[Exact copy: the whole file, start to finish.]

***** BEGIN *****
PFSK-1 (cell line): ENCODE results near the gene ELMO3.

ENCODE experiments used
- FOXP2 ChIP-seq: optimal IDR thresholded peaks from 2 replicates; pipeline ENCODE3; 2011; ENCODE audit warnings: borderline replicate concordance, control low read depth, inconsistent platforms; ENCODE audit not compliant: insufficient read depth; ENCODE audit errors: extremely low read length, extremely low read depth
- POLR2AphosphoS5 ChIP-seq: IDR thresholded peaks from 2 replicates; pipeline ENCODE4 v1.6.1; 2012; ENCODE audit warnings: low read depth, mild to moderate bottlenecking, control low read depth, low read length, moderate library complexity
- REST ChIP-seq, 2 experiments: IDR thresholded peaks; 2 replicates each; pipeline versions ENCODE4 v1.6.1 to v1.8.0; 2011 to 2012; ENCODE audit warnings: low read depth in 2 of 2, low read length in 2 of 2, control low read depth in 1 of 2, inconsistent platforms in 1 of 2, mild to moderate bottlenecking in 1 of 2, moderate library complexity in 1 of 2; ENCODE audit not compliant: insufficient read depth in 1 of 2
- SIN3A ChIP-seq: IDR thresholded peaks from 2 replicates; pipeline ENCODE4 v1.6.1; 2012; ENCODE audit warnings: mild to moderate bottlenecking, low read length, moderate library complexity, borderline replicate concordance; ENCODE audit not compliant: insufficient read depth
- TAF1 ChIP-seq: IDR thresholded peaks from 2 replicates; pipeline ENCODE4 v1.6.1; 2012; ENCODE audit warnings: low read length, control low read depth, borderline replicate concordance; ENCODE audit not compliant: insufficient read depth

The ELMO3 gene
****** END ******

PFSK-1 (cell line): ENCODE results near the gene ELMO3.

ENCODE experiments used
- FOXP2 ChIP-seq: optimal IDR thresholded peaks from 2 replicates; pipeline ENCODE3; 2011; ENCODE audit warnings: borderline replicate concordance, control low read depth, inconsistent platforms; ENCODE audit not compliant: insufficient read depth; ENCODE audit errors: extremely low read length, extremely low read depth
- POLR2AphosphoS5 ChIP-seq: IDR thresholded peaks from 2 replicates; pipeline ENCODE4 v1.6.1; 2012; ENCODE audit warnings: low read depth, mild to moderate bottlenecking, control low read depth, low read length, moderate library complexity
- REST ChIP-seq, 2 experiments: IDR thresholded peaks; 2 replicates each; pipeline versions ENCODE4 v1.6.1 to v1.8.0; 2011 to 2012; ENCODE audit warnings: low read depth in 2 of 2, low read length in 2 of 2, control low read depth in 1 of 2, inconsistent platforms in 1 of 2, mild to moderate bottlenecking in 1 of 2, moderate library complexity in 1 of 2; ENCODE audit not compliant: insufficient read depth in 1 of 2
- SIN3A ChIP-seq: IDR thresholded peaks from 2 replicates; pipeline ENCODE4 v1.6.1; 2012; ENCODE audit warnings: mild to moderate bottlenecking, low read length, moderate library complexity, borderline replicate concordance; ENCODE audit not compliant: insufficient read depth
- TAF1 ChIP-seq: IDR thresholded peaks from 2 replicates; pipeline ENCODE4 v1.6.1; 2012; ENCODE audit warnings: low read length, control low read depth, borderline replicate concordance; ENCODE audit not compliant: insufficient read depth

The ELMO3 gene